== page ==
• How well must point queries (on fixed or dynamic dimensions) be supported? Because object storage resembles a file system, external indices must be created. However, it’s possible to access specific storage locations through folder and file names and file offsets.

  • How well must range queries (on fixed or dynamic dimensions) be supported? Because object storage resembles a file system, external indices must be created. However, it’s possible to access specific storage locations through folder and file names and file offsets. Therefore, range queries on a single defined column (for example, data) can be achieved through hierarchical folder structures.

  • How well must full table scans be supported? Full table scans are bound only by the I/O bandwidth of the object storage.

  • What skills are required? On a file level, working with object storage is much like working with any file system. Through Apache SparkSQL and IBM Cloud SQL Query, data in Object storage can be accessed with SQL. Because object storage is a cloud offering, no administrator skills are required. IBM Object Storage is available for on-premises as well using an appliance box.

  • What’s the requirement for fault tolerance and backup? Fault tolerance and backup is completely handled by the cloud provider. Object storage supports intercontinental data center replication for high-availability out of the box.

  • What are the constant and peak ingestion rates? Ingestion rates to object storage is bound by the uplink speed to the object storage system.

  • What’s the amount of storage needed? Object storage scales to the petabyte range.

  • Whatdoes the growth pattern look like? Growth and shrinking on object storage is fully elastic.

  • What are the retention policies? Retention of data residing in object storage must be done manually. Hierarchical file and folder layout that is based on data and time helps here. Some object storage support automatic movement of infrequently accessed files to colder storage (colder means less cost, but also less performance, or even higher cost of accesses to files).

Discovery and exploration

This component allows for visualization and creation of metrics of data.

Architectural decision guidelines

In various process models, data visualization and exploration is one of the first steps. Similar tasks are also applied in traditional data warehousing and business intelligence. So when choosing a technology, ask the following questions:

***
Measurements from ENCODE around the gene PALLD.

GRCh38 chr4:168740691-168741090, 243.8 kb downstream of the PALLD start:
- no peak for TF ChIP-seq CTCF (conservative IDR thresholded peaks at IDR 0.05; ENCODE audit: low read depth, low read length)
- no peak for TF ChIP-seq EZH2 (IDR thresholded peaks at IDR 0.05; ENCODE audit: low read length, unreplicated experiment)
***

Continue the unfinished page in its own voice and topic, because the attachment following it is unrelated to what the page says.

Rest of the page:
• What type of visualizations are needed?
  • Are interactive visualizations needed?
  • Are coding skills available or required?
  • What metrics can be calculated on the data?
  • Do metrics and visualization need to be shared with business stakeholders?

Technology guidelines

IBM cloud has many service offerings for data exploration. Some of the offerings are open source, and some aren’t.

Jupyter, Python, pyspark, scikit-learn, pandas, Matplotlib, PixieDust

Jupyter, Python, pyspark, scikit-learn, pandas, Matplotlib, PixieDust are all open source and supported in IBM Cloud. Some of these components have overlapping features and some of them have complementary features. This can be determined by answering the architectural questions.

  • What type of visualizations are needed? Matplotlib supports the widest range of possible visualizations including run chars, histograms, box-plots, and scatter plots. PixieDust (as of V1.1.11) supports tables, bar charts, line charts, scatter plots, pie charts, histograms, and maps.

  • Are interactive visualizations needed? Matplotlib creates static plots and PixieDust supports interactive ones.

  • Are coding skills available or required? Matplotlib requires coding skills, but PixieDust does not. For computing metrics, some code is necessary.

  • What metrics can be calculated on the data? Using scikit-learn and pandas, all state-of-the-art metrics are supported.

  • Do metrics and visualization need to be shared with business stakeholders? Watson Studio supports sharing of Jupyter Notebooks, also using a fine-grained user and access management system.

SPSS Modeler

SPSS Modeler is available in the cloud and also as stand-alone product.

  • What type of visualizations are needed? SPSS Modeler supports the following visualizations out of the box:

    • Bar
    • Pie
    • 3D Bar
    • 3D Pie
    • Line
    • Area
    • 3D Area
    • Path
    • Ribbon
    • Surface
    • Scatter
    • Bubble
    • Histogram
    • Box
    • Map

    You can get more information in the IBM Knowledge Center.

  • Are interactive visualizations needed? SPSS Modeler Visualizations are not interactive.